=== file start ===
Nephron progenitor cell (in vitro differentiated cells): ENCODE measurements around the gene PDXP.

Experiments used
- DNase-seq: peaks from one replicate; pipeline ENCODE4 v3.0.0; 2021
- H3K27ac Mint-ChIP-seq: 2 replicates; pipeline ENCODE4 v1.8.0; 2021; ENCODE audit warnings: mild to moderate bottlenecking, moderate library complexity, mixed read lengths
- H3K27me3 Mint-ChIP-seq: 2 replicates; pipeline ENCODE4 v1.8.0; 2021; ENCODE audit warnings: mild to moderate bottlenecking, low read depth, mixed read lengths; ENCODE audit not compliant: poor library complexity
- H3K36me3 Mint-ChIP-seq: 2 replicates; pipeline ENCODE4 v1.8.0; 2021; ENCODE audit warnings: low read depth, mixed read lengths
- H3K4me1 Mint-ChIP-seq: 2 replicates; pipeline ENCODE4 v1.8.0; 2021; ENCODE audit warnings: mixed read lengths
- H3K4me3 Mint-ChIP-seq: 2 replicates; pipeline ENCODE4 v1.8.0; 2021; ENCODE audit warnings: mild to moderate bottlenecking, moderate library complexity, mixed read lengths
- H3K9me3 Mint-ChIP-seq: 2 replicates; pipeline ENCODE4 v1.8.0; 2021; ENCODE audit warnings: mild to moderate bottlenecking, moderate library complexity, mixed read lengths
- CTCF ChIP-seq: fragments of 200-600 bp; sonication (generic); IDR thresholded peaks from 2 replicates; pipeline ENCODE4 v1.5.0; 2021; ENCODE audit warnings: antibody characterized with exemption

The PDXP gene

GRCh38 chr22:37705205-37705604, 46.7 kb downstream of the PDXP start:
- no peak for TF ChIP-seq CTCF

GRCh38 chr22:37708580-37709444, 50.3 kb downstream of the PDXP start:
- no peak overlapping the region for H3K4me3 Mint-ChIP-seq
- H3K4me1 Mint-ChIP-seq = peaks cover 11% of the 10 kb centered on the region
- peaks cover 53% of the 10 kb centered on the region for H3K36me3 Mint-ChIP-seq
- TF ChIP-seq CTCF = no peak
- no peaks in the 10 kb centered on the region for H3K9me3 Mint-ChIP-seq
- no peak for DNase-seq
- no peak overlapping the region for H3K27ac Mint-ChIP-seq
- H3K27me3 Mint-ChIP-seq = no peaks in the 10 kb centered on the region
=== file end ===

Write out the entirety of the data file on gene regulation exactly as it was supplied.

Nephron progenitor cell (in vitro differentiated cells): ENCODE measurements around the gene PDXP.

Experiments used
- DNase-seq: peaks from one replicate; pipeline ENCODE4 v3.0.0; 2021
- H3K27ac Mint-ChIP-seq: 2 replicates; pipeline ENCODE4 v1.8.0; 2021; ENCODE audit warnings: mild to moderate bottlenecking, moderate library complexity, mixed read lengths
- H3K27me3 Mint-ChIP-seq: 2 replicates; pipeline ENCODE4 v1.8.0; 2021; ENCODE audit warnings: mild to moderate bottlenecking, low read depth, mixed read lengths; ENCODE audit not compliant: poor library complexity
- H3K36me3 Mint-ChIP-seq: 2 replicates; pipeline ENCODE4 v1.8.0; 2021; ENCODE audit warnings: low read depth, mixed read lengths
- H3K4me1 Mint-ChIP-seq: 2 replicates; pipeline ENCODE4 v1.8.0; 2021; ENCODE audit warnings: mixed read lengths
- H3K4me3 Mint-ChIP-seq: 2 replicates; pipeline ENCODE4 v1.8.0; 2021; ENCODE audit warnings: mild to moderate bottlenecking, moderate library complexity, mixed read lengths
- H3K9me3 Mint-ChIP-seq: 2 replicates; pipeline ENCODE4 v1.8.0; 2021; ENCODE audit warnings: mild to moderate bottlenecking, moderate library complexity, mixed read lengths
- CTCF ChIP-seq: fragments of 200-600 bp; sonication (generic); IDR thresholded peaks from 2 replicates; pipeline ENCODE4 v1.5.0; 2021; ENCODE audit warnings: antibody characterized with exemption

The PDXP gene

GRCh38 chr22:37705205-37705604, 46.7 kb downstream of the PDXP start:
- no peak for TF ChIP-seq CTCF

GRCh38 chr22:37708580-37709444, 50.3 kb downstream of the PDXP start:
- no peak overlapping the region for H3K4me3 Mint-ChIP-seq
- H3K4me1 Mint-ChIP-seq = peaks cover 11% of the 10 kb centered on the region
- peaks cover 53% of the 10 kb centered on the region for H3K36me3 Mint-ChIP-seq
- TF ChIP-seq CTCF = no peak
- no peaks in the 10 kb centered on the region for H3K9me3 Mint-ChIP-seq
- no peak for DNase-seq
- no peak overlapping the region for H3K27ac Mint-ChIP-seq
- H3K27me3 Mint-ChIP-seq = no peaks in the 10 kb centered on the region